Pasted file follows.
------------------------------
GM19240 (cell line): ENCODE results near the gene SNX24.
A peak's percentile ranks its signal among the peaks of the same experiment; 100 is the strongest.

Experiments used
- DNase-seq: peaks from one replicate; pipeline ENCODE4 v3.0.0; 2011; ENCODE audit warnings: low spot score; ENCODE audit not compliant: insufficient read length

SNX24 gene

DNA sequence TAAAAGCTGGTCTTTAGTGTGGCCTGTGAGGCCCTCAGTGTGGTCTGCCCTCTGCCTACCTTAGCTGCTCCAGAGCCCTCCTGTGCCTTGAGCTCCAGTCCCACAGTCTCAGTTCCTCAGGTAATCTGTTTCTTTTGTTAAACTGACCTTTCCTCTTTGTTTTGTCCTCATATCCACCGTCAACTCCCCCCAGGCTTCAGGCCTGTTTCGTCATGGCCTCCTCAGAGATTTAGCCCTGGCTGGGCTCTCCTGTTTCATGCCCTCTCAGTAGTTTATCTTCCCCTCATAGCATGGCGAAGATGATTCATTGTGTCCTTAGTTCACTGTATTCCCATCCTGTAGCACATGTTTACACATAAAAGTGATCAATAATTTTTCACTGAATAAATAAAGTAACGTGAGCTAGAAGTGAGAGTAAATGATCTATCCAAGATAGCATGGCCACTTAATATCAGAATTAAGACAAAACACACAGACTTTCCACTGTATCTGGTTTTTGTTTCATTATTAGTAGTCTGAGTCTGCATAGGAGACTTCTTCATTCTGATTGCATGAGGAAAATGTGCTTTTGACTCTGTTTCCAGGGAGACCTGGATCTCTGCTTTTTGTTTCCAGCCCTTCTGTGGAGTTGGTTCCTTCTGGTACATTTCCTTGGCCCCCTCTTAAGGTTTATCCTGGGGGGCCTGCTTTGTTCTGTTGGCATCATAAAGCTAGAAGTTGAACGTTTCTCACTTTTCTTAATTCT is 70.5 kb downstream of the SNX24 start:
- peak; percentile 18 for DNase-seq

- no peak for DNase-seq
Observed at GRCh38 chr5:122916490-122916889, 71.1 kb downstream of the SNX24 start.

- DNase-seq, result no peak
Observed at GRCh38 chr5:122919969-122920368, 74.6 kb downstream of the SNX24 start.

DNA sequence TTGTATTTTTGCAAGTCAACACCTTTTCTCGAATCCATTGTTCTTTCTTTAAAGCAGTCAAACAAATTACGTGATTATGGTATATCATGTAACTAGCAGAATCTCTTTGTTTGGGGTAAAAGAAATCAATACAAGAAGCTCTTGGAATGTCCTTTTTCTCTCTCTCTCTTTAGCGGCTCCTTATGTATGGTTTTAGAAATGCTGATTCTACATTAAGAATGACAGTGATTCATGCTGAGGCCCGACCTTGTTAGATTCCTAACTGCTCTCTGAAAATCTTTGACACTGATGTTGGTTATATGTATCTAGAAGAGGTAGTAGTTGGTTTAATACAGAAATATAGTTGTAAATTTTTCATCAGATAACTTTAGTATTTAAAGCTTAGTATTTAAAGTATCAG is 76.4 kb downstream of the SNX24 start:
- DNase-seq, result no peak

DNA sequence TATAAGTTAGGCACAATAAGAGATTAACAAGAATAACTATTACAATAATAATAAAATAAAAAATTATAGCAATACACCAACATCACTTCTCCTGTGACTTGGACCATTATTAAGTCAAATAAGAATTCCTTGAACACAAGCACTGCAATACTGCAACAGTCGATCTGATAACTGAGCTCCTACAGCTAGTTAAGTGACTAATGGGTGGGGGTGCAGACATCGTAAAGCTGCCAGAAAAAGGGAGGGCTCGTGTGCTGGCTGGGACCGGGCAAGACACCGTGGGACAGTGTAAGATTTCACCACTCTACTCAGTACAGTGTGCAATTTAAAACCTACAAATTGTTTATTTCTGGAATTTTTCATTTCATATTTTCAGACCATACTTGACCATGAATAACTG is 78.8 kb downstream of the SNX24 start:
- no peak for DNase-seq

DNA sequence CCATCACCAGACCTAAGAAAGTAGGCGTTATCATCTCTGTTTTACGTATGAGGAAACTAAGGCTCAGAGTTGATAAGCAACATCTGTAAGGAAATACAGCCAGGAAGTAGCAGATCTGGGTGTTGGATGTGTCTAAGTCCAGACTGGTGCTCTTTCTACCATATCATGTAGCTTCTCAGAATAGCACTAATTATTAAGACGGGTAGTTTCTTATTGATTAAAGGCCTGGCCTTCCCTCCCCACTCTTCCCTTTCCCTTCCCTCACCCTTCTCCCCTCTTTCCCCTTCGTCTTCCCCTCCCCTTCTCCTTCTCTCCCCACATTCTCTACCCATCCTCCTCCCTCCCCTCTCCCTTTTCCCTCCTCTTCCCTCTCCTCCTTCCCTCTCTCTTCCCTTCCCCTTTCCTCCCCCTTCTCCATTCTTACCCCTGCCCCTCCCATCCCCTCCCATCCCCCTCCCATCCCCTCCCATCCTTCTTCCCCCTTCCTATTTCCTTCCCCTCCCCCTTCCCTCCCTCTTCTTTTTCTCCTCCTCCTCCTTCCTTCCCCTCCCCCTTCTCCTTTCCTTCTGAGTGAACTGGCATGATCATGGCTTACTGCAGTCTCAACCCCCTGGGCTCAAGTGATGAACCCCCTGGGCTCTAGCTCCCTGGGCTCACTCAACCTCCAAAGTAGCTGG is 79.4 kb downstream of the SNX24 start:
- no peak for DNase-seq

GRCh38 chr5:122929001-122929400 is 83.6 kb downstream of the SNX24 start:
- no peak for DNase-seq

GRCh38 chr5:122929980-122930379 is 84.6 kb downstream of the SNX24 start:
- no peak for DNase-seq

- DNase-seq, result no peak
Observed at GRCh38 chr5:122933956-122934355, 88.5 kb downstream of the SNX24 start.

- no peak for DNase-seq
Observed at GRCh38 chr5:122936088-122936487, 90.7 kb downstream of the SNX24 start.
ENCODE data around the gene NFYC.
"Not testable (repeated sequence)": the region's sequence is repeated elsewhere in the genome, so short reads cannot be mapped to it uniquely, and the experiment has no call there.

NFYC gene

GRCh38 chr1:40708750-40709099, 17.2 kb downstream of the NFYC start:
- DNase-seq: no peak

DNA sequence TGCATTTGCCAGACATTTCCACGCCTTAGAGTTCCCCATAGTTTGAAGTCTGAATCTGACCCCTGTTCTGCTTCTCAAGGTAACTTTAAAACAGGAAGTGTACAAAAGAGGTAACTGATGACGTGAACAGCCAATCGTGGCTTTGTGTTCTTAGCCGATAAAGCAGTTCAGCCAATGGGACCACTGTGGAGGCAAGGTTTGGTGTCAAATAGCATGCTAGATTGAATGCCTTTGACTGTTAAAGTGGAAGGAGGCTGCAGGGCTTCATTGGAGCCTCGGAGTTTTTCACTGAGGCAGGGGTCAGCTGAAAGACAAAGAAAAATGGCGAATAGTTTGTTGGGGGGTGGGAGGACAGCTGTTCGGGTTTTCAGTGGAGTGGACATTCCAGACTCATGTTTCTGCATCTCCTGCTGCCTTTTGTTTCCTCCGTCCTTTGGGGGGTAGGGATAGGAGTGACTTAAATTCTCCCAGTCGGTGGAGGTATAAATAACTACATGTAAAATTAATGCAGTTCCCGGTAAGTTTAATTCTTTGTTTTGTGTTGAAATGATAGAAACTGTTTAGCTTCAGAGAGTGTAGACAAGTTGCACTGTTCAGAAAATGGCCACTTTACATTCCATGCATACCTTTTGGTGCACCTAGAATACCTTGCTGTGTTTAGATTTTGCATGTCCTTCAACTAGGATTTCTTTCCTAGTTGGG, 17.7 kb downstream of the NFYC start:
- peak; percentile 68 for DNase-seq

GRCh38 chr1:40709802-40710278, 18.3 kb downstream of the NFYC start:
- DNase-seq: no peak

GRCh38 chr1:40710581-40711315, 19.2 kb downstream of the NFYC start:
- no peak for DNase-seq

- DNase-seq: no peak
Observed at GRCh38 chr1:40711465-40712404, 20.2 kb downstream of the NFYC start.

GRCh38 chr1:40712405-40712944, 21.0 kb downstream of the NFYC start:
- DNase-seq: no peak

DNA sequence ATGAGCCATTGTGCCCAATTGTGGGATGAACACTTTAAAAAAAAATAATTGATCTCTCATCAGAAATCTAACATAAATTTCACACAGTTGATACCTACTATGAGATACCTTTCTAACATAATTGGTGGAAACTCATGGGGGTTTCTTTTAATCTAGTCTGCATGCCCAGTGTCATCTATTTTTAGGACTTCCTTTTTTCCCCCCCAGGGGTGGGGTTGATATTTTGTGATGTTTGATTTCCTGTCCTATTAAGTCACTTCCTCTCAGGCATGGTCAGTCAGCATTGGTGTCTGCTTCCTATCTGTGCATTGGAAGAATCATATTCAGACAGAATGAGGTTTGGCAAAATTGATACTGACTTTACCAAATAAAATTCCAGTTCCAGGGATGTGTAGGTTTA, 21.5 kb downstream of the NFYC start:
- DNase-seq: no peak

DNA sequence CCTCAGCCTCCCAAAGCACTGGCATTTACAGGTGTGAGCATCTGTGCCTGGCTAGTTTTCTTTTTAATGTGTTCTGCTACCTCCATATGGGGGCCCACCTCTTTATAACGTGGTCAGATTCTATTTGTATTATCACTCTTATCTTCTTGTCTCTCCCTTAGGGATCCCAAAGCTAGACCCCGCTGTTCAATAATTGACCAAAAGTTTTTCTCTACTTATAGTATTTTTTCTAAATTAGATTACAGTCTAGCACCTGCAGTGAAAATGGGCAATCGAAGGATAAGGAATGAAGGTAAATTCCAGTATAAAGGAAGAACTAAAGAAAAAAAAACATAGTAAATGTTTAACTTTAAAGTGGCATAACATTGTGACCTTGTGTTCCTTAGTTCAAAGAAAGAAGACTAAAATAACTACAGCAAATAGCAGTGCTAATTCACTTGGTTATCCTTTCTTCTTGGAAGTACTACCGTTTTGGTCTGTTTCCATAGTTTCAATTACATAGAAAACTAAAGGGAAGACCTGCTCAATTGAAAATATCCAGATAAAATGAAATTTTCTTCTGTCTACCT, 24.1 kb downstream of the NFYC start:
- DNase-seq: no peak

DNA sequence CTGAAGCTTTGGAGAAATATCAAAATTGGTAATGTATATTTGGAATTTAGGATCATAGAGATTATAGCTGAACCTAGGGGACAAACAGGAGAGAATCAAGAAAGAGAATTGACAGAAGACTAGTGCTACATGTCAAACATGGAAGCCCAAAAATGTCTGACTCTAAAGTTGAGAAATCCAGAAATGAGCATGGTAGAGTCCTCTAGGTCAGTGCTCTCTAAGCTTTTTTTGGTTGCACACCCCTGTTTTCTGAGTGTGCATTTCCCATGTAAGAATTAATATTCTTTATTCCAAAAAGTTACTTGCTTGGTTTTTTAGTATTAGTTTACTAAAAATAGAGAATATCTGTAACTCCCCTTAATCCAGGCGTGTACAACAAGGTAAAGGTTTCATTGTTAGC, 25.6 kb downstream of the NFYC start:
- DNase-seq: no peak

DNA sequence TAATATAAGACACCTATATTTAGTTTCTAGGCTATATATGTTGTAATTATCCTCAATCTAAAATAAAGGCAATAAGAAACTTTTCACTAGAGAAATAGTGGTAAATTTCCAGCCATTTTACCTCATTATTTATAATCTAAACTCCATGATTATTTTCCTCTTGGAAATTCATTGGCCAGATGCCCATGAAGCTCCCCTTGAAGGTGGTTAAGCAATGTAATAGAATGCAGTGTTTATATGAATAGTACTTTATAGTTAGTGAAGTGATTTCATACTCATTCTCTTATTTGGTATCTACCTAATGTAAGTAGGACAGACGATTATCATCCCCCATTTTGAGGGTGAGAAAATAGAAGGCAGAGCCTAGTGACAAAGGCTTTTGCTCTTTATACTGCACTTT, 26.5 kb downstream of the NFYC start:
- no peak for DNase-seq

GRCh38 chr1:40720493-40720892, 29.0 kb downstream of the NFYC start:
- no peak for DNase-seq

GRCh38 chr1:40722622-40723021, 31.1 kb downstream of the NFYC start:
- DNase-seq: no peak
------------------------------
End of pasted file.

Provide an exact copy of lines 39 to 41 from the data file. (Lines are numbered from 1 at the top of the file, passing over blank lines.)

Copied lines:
GRCh38 chr1:40712405-40712944, 21.0 kb downstream of the NFYC start:
- DNase-seq: no peak

DNA sequence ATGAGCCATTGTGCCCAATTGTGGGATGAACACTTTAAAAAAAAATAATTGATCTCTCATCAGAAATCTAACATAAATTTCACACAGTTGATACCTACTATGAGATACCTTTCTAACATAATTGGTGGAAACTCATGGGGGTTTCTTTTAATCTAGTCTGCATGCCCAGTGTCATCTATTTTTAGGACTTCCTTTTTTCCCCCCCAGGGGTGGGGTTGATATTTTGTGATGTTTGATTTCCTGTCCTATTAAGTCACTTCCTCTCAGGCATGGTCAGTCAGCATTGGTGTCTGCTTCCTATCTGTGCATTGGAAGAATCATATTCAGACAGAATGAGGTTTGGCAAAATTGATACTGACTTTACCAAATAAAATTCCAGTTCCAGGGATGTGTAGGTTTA, 21.5 kb downstream of the NFYC start: